As dusk settled on Beinecke Plaza Tuesday evening, a group of 30 students and New Haven residents lit candles in a vigil commemorating the one-year anniversary of the death of Trayvon Martin and calling for an end to gun violence plaguing inner cities across the nation.

The anniversary of Martin’s death has, at least temporarily, thrust light upon urban gun violence, which largely escaped public debate in the wake of the December school shooting in Newtown, Conn. At the same time, the lingering memory of Newtown has reshaped public understanding of the Trayvon Martin shooting, placing it as much in a framework of gun control as one of racial prejudice, which dominated previous discussions.

In 2012, George Zimmerman, a neighborhood watch coordinator, killed the 17-year-old Martin while he walked through Zimmerman’s gated community in Sanford, Fla., after visiting a convenience store. Although Martin was unarmed, Zimmerman claimed that he had acted in self-defense and because of Florida’s controversial Stand Your Ground Law was not charged with second-degree murder until over a month later. He is currently awaiting trial.

“The ship has turned more directly on gun control,” said Arziki Adamu ’13, president of the Yale chapter of the NAACP. “Instead of asking why George Zimmerman shot a black boy, they’re asking why George Zimmerman had a gun.”

Since the Newtown shooting, long-time advocates of gun reform have sought to translate public furor over mass shootings into change on urban gun violence. Even though Martin was killed in a suburban area, his death has become representative of what gun reform advocates have characterized as the senseless deaths of young black males due to gun violence in cities. Proponents of reform such as John DeStefano Jr. have argued that the two types of violence have fundamentally different causes and consequences.

DeStefano emphasized in a statement last month that an assault weapons ban, while important, would be unlikely to curb violence in New Haven, as most gun crimes in the Elm City are committed with handguns. Instead, DeStefano said, a gun offender registry, stricter licensing and purchasing standards and a licensing requirement for ammunition purchases would be more likely to make a significant impact.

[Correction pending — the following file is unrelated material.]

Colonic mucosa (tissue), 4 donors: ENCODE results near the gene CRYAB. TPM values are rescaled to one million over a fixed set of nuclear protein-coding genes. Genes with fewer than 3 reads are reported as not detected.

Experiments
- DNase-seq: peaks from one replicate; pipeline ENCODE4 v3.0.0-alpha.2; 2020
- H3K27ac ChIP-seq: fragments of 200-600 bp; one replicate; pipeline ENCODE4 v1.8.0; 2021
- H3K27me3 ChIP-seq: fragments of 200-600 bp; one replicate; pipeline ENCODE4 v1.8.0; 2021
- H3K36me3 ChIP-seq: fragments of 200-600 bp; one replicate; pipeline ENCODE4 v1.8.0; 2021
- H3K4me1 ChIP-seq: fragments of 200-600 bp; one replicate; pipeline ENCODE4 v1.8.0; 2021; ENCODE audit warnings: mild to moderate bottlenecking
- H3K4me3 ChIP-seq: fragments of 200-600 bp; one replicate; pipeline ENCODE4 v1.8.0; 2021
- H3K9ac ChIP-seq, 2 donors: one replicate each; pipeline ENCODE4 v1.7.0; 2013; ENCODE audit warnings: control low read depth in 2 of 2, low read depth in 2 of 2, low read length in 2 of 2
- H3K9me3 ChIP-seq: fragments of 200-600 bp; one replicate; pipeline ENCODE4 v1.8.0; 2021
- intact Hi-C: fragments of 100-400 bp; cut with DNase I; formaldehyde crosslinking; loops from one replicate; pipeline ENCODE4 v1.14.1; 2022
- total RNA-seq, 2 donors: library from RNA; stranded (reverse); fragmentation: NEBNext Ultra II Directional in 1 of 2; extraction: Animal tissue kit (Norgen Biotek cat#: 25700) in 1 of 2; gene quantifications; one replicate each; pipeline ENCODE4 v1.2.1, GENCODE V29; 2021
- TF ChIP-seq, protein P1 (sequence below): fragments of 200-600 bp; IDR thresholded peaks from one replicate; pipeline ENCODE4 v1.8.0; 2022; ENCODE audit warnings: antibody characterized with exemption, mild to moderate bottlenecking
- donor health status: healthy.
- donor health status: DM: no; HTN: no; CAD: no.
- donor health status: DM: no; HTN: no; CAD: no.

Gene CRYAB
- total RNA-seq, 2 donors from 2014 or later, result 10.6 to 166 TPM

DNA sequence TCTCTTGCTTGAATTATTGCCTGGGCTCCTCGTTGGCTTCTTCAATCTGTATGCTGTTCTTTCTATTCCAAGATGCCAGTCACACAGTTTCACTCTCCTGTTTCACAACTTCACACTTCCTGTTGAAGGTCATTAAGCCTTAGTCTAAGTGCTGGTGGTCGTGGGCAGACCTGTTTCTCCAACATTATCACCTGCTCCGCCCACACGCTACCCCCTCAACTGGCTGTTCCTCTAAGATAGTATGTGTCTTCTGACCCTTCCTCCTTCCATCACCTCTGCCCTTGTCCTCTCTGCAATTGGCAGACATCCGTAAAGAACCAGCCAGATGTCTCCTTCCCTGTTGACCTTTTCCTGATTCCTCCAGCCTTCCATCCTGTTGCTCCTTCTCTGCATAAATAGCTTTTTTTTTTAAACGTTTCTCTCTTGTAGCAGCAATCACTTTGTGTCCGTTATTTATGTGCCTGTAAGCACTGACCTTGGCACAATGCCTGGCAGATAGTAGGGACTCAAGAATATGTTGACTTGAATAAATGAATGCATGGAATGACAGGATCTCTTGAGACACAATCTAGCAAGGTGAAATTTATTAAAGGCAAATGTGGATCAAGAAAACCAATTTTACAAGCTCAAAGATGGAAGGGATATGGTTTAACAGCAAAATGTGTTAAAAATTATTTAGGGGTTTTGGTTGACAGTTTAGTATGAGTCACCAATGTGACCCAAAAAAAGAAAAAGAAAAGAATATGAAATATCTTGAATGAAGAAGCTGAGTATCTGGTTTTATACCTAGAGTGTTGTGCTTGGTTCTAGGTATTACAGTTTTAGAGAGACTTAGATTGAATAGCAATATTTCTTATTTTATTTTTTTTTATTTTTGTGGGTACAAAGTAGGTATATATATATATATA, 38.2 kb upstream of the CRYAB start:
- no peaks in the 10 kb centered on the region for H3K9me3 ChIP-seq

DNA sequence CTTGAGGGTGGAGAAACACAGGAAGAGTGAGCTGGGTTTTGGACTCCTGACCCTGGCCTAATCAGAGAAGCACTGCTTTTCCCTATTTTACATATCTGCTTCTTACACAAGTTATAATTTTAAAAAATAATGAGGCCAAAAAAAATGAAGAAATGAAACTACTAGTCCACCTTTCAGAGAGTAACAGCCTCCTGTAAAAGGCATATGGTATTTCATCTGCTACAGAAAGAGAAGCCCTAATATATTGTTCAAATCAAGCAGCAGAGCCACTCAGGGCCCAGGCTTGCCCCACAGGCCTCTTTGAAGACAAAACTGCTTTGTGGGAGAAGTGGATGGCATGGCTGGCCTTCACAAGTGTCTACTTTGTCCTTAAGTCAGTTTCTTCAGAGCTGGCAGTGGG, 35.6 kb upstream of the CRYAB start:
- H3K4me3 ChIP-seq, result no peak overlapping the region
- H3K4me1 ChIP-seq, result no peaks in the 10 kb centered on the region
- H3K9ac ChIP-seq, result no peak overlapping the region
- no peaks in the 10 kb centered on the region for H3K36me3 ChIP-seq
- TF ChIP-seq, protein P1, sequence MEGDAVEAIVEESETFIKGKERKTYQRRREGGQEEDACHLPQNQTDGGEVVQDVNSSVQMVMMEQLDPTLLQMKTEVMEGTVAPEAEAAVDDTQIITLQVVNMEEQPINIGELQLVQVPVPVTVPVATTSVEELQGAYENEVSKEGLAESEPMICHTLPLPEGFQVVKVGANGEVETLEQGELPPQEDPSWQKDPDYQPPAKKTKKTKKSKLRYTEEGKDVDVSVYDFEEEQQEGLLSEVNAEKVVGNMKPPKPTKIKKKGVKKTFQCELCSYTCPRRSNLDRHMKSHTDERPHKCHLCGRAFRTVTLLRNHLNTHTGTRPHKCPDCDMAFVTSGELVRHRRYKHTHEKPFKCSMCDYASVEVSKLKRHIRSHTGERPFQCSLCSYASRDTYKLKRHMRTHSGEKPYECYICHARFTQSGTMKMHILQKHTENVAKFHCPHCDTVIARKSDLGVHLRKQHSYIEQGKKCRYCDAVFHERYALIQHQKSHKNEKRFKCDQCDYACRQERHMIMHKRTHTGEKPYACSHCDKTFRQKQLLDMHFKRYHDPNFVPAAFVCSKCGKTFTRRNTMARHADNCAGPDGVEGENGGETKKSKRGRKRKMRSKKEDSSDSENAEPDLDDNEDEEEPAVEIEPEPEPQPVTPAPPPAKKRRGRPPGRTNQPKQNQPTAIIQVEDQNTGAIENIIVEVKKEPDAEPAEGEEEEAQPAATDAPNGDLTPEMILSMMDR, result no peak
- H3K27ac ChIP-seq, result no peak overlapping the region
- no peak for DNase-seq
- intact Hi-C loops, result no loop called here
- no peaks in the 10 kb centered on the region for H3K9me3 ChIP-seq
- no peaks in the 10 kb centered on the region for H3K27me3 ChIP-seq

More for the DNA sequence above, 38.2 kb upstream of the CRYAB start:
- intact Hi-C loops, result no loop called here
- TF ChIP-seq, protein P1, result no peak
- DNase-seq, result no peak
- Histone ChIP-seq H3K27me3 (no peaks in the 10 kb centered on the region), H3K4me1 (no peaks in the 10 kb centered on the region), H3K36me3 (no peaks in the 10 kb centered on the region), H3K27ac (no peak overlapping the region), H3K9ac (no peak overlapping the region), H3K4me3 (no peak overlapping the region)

Whether such proposals will gain traction remains uncertain, although any push for new legislation will only become more difficult as time passes and public anger fades.

“Despite the strong leadership and goodwill in Connecticut’s House and Senate, we run a risk of letting this critical moment in history pass us by,”  Gov. Dannel Malloy said in a speech last Thursday. “None of us want that to happen, and none of us should let it happen.”

Malloy’s gun reform proposals, introduced last week, include universal background checks but not a gun offender registry.

Although the Sandy Hook Advisory Commission and Bipartisan Gun Violence Prevention and Children’s Safety Task Force, created in January by Malloy and the state legislature, respectively, were expected to release their findings in early February, both have yet to do so. Nevertheless, Ron Pinciaro, the executive director of Connecticut Against Gun Violence, said he remains optimistic about the possibility for significant statewide legislative change on both mass shootings and urban gun violence, adding that the Newtown shooting has ignited a “passion” among Connecticut residents who had not previously engaged in the gun debate.

“Originally that passion was directed toward the events of Newtown,” Pinciaro said. “But we are seeing it now being converted into a better understanding and awareness of the urban problem.”

Connecticut Against Gun Violence, in conjunction with the Black and Latino Caucus of the Connecticut General Assembly, will host a press conference today in Hartford on urban violence. According to Barbara Fair, a New Haven community activist who attended Tuesday’s vigil, several members of the legislature are planning on drafting a bill to target gun trafficking, which Pinciaro pointed to as one of the main contributors to urban gun violence.

At the vigil Tuesday, however, optimism on urban gun reform was scarce. Although organizers said that Newtown had shifted the conversation toward gun control, they suggested it was unlikely to result in any meaningful reform aimed at preventing urban gun violence.

“I don’t think [Newtown] has a trickle-down effect,” said Nia Holston ’14, who leads the Black Students Alliance at Yale and is a Ward 1 co-chair.

In 2011, 85 percent of the murders in New Haven were committed with guns.